How the Addison Grant Helped a Patient with Low Vision

Man reading with a magnifier and lamp

Tracy Turner* has a permanent visual impairment that cannot be corrected by conventional glasses, surgeries, or medical interventions. She was having difficulty reading, writing, and performing daily living activities. Her low vision optometrist recognized the need for low vision services to help her remain independent and improve her quality of life. This includes using low vision equipment at home.

William Smith, OD, Assistant Professor of Ophthalmology at the University of Pittsburgh, and Director of the Low Vision and Vision Rehabilitation Service evaluated and assessed low vision devices to achieve Turner’s visual needs and goals. He then made a referral to the UPMC Centers for Rehab Services Occupational Therapy Low Vision Rehabilitation with recommendations for low vision evaluation, including equipment and device trial.

Working with Holly Stants, MS, OTR/L, SCLV, CLVT, UPMC CRS OT, Low Vision Rehab Team Leader, Turner was able to learn vision skills and how to use special low vision equipment and devices to promote using her current functional vision. She was able to read, participate in crafting, see faces, watch TV, and engage in daily tasks that had recently been impossible. Following her low vision occupational therapy, “she identified that she now has hope for the future,” Stants stated.

This equipment, however, costs almost $5,000, which Turner could not afford. Her 72-year-old mother took on a part-time job trying to save money in the hopes of purchasing some of the equipment. Dr. Smith made referrals to local agencies to cover the cost of the devices. Unfortunately, Turner did not meet the qualifications/guidelines to receive services and funding.

Thankfully, the Eye & Ear Foundation had received a special grant from the Addison Gibson Foundation, whose goal is to help alleviate financial burdens stemming from medical care. After exhausting all possible options for Turner, Dr. Smith enlisted the help of patient navigator Dana McGinness-Thomas to see if Turner qualified for the Addison Gibson grant.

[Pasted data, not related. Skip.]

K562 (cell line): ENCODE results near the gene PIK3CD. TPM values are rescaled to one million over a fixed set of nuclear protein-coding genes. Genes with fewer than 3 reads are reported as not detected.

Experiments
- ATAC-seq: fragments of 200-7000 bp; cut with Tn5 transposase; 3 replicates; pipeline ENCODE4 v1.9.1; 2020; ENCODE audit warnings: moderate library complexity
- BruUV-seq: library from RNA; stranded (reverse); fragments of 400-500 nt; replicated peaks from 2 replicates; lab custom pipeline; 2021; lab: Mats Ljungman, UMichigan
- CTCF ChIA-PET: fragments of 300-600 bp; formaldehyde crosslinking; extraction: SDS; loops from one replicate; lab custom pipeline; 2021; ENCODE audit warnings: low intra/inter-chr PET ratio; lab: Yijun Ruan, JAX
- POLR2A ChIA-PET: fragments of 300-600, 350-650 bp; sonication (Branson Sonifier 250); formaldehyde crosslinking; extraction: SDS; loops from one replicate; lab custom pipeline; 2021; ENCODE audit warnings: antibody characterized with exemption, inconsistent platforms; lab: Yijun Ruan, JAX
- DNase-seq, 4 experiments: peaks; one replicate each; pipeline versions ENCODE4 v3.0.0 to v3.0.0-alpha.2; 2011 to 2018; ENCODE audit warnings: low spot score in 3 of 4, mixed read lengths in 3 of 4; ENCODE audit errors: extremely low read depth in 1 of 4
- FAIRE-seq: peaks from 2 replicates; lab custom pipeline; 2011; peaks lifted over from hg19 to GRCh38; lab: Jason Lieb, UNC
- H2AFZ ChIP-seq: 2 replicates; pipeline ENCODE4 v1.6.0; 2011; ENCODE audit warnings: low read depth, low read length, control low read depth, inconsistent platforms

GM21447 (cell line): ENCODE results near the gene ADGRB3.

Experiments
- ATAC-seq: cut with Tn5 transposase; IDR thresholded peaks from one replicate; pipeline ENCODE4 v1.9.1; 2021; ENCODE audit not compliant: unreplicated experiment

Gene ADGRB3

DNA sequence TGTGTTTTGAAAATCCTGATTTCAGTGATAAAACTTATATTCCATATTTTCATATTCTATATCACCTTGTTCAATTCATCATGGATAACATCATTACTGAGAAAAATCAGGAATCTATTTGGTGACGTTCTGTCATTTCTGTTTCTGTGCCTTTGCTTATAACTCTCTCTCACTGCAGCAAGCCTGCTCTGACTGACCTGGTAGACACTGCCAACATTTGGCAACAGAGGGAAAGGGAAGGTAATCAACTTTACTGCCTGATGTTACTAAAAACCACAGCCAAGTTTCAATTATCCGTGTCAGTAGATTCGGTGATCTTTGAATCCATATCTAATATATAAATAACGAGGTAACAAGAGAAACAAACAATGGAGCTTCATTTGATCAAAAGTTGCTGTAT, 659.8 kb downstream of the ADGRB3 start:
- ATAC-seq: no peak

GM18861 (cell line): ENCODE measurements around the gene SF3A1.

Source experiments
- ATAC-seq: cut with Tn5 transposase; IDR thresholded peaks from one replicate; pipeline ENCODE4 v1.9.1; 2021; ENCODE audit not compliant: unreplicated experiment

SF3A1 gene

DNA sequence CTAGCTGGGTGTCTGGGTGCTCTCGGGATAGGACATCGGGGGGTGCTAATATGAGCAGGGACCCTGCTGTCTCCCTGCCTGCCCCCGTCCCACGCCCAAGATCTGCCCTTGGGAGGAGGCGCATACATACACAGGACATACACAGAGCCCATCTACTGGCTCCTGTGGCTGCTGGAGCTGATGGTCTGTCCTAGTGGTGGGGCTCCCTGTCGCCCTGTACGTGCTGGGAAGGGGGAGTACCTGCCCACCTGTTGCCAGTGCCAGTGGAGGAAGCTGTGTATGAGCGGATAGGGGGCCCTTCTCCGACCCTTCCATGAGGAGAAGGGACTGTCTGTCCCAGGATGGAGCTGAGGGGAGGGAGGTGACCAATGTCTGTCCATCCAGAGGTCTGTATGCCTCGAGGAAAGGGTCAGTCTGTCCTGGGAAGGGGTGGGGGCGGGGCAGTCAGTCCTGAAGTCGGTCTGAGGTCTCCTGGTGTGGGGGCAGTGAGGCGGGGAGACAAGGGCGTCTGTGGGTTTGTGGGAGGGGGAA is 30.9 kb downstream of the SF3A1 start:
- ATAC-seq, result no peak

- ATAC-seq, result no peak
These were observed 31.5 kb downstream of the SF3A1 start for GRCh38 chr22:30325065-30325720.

Several months later, success! With the help of this grant, the low vision equipment that Turner had been using with Stants at her appointments was purchased. This equipment includes:

  • CCTV Merlin HD CCTV (closed circuit television)
  • +8.00 prism half eyes low vision microscope
  • Max detail clip-on loupe
  • Max TV spectacle-mounted telescope (clip-on)

With this equipment, Turner can remain independent and minimize the effect her low vision has on her daily life. “It was essential for her to have these devices to enable her to function in a visual world. It is similar to a person that might need a cane or a walker for mobility,” Dr. Smith said.

Now Turner can read anything. She had not been able to read paper and magazines for two years. She can watch a movie and see the details. With the clip-on glasses, she does not have to sit close to the television and can sit in her rocking chair, which is two to three feet from the 32-inch television screen. “That’s a miracle,” she said.

Low vision rehabilitation services significantly impact a person’s ability to remain independent and overall improve quality of life, Dr. Smith said. There are many barriers to services such as funding and cost of devices. “We are extremely grateful to funding sources such as the Addison Gibson Foundation to help make a difference in people’s lives,” he added.

Turner is appreciative as well. “I’m happy,” she said. “I can go on with my life.”

*Name changed for privacy